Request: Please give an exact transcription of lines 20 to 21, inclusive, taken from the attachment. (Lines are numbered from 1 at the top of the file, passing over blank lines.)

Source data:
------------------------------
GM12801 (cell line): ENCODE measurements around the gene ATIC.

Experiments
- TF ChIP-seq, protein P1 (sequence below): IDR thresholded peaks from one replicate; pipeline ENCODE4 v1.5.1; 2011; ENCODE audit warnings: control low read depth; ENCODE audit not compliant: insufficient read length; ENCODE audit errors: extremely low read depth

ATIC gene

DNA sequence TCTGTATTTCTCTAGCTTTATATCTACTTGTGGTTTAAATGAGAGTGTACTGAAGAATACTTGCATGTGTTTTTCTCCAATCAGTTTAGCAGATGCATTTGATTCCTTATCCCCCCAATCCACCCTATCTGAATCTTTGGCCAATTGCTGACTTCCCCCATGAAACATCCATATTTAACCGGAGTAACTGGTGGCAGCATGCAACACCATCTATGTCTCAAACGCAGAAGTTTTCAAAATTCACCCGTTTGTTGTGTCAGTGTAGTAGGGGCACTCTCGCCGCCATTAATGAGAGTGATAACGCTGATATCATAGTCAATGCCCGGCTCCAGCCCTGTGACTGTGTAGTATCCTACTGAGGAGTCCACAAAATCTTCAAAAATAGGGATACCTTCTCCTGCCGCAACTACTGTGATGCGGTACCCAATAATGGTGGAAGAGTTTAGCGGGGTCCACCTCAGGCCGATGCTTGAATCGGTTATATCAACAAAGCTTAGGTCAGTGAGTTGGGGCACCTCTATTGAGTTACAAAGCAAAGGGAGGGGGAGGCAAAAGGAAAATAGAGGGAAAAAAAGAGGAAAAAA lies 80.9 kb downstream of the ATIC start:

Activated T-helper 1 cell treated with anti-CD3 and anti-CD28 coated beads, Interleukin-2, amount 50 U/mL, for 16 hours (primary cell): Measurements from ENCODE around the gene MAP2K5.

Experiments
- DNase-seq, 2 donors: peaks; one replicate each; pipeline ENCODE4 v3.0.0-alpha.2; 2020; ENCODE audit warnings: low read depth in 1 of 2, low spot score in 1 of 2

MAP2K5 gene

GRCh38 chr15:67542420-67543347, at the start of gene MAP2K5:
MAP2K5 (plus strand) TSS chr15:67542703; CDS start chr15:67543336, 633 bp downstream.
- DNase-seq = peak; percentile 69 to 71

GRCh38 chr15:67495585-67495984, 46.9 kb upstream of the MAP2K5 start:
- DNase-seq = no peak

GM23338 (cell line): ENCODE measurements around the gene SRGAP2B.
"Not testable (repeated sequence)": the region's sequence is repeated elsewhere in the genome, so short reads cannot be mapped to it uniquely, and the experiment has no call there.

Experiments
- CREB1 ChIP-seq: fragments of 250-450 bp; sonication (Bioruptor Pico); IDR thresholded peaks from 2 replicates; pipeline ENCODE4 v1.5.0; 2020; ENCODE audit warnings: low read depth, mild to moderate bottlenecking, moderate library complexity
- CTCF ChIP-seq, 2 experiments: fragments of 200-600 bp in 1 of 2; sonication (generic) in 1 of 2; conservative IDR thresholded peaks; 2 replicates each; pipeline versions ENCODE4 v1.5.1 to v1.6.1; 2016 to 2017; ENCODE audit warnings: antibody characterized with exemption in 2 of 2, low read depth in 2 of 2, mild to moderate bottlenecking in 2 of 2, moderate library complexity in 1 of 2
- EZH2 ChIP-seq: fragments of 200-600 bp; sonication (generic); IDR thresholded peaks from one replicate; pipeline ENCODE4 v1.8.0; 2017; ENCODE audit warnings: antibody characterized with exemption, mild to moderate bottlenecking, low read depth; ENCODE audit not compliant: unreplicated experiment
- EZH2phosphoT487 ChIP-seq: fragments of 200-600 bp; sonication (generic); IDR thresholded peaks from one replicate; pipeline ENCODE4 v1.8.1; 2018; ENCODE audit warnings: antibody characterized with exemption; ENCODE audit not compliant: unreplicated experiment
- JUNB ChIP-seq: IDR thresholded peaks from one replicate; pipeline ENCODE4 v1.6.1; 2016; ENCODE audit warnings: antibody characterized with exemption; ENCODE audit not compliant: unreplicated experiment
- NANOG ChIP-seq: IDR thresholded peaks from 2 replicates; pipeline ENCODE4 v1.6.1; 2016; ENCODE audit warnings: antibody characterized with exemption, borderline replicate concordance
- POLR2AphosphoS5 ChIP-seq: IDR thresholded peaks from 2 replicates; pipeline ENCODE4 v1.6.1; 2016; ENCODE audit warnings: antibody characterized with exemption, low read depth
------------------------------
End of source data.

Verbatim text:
- EZH2 ChIP-seq: fragments of 200-600 bp; sonication (generic); IDR thresholded peaks from one replicate; pipeline ENCODE4 v1.8.0; 2017; ENCODE audit warnings: antibody characterized with exemption, mild to moderate bottlenecking, low read depth; ENCODE audit not compliant: unreplicated experiment
- EZH2phosphoT487 ChIP-seq: fragments of 200-600 bp; sonication (generic); IDR thresholded peaks from one replicate; pipeline ENCODE4 v1.8.1; 2018; ENCODE audit warnings: antibody characterized with exemption; ENCODE audit not compliant: unreplicated experiment